When the founders of Bombas, Dave Heath and Randy Goldberg, discovered this problem, they decided to be part of the solution. Using a One Purchased = One Donated business model, Bombas helps provide not only durable, high-quality socks, but also t-shirts and underwear (the top three most requested clothing items in shelters) to those in need nationwide. These meticulously designed donation products include added features intended to offer comfort, quality, and dignity to those experiencing homelessness.

Over the years, Bombas' mission has grown into an enormous movement, with more than 75 million items donated to date and a focus on providing support and visibility to the organizations and people that empower these donations. These are the incredible individuals who are doing the hard work to support those experiencing —or at risk of—homelessness in their communities every day.

Folks like Shirley Raines, creator of Beauty 2 The Streetz. Every Saturday, Raines and her team help those experiencing homelessness on Skid Row in Los Angeles “feel human” with free makeovers, haircuts, food, gift bags and (thanks to Bombas) fresh socks. 500 pairs, every week.

beauty 2 the streetz, skid row laRaines is out there helping people feel their beautiful best

Or Director of Step Forward David Pinson in Cincinnati, Ohio, who offers Bombas donations to those trying to recover from addiction. Launched in 2009, the Step Forward program encourages participation in community walking/running events in order to build confidence and discipline—two major keys to successful rehabilitation. For each marathon, runners are outfitted with special shirts, shoes—and yes, socks—to help make their goals more achievable.

step forward, helping homelessness, homeless non profitsRunning helps instill a sense of confidence and discipline—two key components of successful recovery

Help even reaches the Front Street Clinic of Juneau, Alaska, where Casey Ploof, APRN, and David Norris, RN give out free healthcare to those experiencing homelessness. Because it rains nearly 200 days a year there, it can be very common for people to get trench foot—a very serious condition that, when left untreated, can require amputation. Casey and Dave can help treat trench foot, but without fresh, clean socks, the condition returns. Luckily, their supply is abundant thanks to Bombas. As Casey shared, “people will walk across town and then walk from the valley just to come here to get more socks.”

step forward clinic, step forward alaska, homelessness alaskaWelcome to wild, beautiful and wet Alaska!

The Bombas Impact Report provides details on Bombas’s mission and is full of similar inspiring stories that show how the biggest acts of kindness can come from even the smallest packages. Since its inception in 2013, the company has built a network of over 3,500 Giving Partners in all 50 states, including shelters, nonprofits and community organizations dedicated to supporting our neighbors who are experiencing- or at risk- of homelessness.

Their success has proven that, yes, a simple pair of socks can be a helping hand, an important conversation starter and a link to humanity.

You can also be a part of the solution. Learn more and find the complete Bombas Impact Report by clicking here.

popular

Woman left at the altar by her fiance decided to 'turn the day around’ and have a wedding anyway

'I didn’t want to remember the day as complete sadness.'

via Pixabay

The show must go on… and more power to her.

There are few things that feel more awful than being stranded at the altar by your spouse-to-be. That’s why people are cheering on Kayley Stead, 27, from the U.K. for turning a day of extreme disappointment into a party for her friends, family and most importantly, herself.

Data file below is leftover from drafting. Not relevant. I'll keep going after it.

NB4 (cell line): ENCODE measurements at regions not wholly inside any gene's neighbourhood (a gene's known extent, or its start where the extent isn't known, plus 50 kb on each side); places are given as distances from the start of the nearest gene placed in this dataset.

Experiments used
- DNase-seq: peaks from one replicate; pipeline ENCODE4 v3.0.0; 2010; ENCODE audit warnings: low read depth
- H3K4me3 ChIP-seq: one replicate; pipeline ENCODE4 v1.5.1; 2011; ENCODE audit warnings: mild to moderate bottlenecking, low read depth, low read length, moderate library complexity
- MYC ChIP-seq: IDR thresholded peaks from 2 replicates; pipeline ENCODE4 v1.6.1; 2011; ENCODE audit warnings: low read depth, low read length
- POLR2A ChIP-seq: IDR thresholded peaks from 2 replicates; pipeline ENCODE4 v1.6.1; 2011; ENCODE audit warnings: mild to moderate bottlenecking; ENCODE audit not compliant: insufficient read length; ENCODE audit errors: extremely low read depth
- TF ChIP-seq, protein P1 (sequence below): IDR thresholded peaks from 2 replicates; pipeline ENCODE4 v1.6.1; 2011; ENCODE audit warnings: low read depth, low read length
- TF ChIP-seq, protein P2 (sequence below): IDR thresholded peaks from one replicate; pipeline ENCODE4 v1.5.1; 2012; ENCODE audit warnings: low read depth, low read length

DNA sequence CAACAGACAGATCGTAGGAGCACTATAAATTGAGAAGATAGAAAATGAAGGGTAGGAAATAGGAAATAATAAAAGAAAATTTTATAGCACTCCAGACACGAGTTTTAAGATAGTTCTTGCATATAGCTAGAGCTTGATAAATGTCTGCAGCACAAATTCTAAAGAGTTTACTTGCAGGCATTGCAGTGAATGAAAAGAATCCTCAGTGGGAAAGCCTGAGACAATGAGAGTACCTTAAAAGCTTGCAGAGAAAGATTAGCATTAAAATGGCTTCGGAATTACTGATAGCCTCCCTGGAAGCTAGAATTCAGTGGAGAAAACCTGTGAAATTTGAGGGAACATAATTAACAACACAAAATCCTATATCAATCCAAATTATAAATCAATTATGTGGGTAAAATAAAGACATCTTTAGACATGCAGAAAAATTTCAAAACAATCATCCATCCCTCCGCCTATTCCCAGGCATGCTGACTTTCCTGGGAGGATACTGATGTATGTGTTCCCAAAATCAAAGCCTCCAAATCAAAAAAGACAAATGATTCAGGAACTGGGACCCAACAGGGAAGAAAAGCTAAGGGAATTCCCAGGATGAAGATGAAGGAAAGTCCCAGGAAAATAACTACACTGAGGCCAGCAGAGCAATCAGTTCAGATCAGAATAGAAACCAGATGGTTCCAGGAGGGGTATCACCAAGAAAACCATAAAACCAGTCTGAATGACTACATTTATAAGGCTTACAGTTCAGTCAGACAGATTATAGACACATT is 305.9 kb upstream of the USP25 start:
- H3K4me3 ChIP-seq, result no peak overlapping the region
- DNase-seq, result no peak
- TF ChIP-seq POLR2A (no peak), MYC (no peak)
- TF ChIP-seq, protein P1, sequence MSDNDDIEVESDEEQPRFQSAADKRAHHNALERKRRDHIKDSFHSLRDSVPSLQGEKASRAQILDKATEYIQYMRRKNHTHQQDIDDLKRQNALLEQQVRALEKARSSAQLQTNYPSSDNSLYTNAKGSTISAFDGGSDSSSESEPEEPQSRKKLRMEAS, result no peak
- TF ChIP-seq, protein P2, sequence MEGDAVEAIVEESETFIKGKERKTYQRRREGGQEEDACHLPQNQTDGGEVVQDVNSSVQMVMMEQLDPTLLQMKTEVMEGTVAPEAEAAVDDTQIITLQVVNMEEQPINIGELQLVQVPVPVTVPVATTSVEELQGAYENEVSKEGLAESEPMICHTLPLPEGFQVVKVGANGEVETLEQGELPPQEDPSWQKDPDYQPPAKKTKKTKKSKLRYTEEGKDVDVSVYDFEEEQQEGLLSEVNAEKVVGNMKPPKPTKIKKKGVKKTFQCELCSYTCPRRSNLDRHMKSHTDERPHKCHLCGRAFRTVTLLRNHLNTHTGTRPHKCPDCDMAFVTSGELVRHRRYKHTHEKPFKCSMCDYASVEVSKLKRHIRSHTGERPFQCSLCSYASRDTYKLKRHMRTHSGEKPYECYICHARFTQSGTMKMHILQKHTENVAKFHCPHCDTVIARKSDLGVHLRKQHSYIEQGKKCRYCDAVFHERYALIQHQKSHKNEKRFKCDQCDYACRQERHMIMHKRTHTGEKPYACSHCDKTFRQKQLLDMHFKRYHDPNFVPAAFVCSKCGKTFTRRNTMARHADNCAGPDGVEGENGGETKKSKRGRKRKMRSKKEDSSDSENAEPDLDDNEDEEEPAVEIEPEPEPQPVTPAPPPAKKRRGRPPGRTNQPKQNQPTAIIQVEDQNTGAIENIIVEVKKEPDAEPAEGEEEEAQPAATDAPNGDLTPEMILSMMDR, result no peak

According to a report in The Metro, on Thursday, September 15, Stead woke up in an Airbnb with her bridemaids, having no idea that her fiance, Kallum Norton, 24, had run off early that morning. The word got to Stead’s bridesmaids at around 7 a.m. the day of the wedding.

“[A groomsman] called one of the maids of honor to explain that the groom had ‘gone.’ We were told he had left the caravan they were staying at in Oxwich Bay (the venue) at 12:30 a.m. to visit his family, who were staying in another caravan nearby and hadn’t returned. When they woke in the morning, he was not there and his car had gone,” Jordie Cullen wrote on a GoFundMe page.

Keep ReadingShow less
Education

How a 3,800-year-old stone tablet helped create modern legal systems

'Innocent until proven guilty' isn't that new of a concept.

Kind of looks like the Matrix code...

The modern justice system is certainly not without its flaws, however most can agree that the concept of “innocent until proven guilty” is one that (when not abused) stands as the foundation of what fair due process looks like. This principle, it turns out, isn’t so modern at all. It can actually be traced all the way back to nearly 3,800 years ago.

historyLady Justice, the image of impartial fairness. Photo by Tingey Injury Law Firm on Unsplash

English barrister Sir William Garrow is known for coining the "innocent until proven guilty" phrase between the 18th and 19th century, after insisting that evidence be provided by accusers and thoroughly tested in court. But this notion, as radical as it seemed at the time, can, in fact, be credited to an ancient Babylonian king who ruled Mesopotamia.

During his reign from 1792 to 1750 B.C., Hammurabi left behind a legacy of accomplishments as a ruler and a diplomat. His most influential contribution was a series of 282 laws and regulations that were painstakingly compiled after he sent legal experts throughout his kingdom to gather existing laws, then adapted or eliminated them in order to create a universal system.

Those laws were inscribed on a large, seven-foot stone monument, and they were known as the Code of Hammurabi.

Keep ReadingShow less
via UNSW

This article originally appeared on 07.10.21


Dr. Daniel Mansfield and his team at the University of New South Wales in Australia have just made an incredible discovery. While studying a 3,700-year-old tablet from the ancient civilization of Babylon, they found evidence that the Babylonians were doing something astounding: trigonometry!

Most historians have credited the Greeks with creating the study of triangles' sides and angles, but this tablet presents indisputable evidence that the Babylonians were using the technique 1,500 years before the Greeks ever were.


Keep ReadingShow less